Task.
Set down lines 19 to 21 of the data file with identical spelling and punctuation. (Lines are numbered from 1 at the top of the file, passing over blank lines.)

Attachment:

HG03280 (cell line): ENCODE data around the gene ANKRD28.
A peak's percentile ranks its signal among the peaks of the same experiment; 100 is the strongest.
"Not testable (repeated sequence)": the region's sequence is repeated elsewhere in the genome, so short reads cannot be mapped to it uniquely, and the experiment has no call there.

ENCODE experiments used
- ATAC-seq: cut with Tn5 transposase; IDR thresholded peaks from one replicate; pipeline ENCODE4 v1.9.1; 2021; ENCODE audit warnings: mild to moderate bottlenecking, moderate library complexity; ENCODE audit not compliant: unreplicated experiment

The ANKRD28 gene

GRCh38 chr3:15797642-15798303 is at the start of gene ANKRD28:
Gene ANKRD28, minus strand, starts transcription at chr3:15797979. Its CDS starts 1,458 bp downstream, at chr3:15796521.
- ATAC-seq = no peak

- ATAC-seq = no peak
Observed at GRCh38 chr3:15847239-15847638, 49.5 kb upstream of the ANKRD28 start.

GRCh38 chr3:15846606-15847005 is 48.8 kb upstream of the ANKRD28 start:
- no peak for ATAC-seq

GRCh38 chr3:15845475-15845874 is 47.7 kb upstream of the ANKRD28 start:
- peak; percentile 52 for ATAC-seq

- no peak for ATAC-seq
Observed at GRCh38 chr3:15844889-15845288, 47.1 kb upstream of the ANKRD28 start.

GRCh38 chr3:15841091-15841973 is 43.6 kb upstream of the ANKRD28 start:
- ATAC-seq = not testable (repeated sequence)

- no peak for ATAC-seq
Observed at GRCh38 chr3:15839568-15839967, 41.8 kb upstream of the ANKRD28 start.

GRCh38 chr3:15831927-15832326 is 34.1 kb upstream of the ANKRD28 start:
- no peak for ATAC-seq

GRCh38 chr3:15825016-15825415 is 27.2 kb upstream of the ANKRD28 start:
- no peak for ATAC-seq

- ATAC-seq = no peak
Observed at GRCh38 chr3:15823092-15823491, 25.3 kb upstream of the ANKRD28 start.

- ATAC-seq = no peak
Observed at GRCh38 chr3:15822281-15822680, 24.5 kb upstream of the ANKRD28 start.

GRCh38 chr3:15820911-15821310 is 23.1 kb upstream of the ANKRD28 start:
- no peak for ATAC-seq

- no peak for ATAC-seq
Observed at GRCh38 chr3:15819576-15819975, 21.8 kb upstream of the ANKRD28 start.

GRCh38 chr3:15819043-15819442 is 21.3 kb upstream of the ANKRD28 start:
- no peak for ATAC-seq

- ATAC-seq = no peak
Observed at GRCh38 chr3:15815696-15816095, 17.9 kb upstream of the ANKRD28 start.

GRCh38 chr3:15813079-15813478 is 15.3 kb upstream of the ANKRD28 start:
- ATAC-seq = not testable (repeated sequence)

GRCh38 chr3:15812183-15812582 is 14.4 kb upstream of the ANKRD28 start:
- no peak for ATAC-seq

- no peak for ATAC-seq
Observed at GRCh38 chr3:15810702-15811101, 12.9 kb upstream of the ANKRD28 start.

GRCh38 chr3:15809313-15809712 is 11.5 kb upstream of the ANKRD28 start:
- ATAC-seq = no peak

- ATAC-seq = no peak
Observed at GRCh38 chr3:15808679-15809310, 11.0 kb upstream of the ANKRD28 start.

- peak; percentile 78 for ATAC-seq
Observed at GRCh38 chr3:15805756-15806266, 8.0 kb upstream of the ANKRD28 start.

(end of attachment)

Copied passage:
- ATAC-seq = not testable (repeated sequence)

- no peak for ATAC-seq
Observed at GRCh38 chr3:15839568-15839967, 41.8 kb upstream of the ANKRD28 start.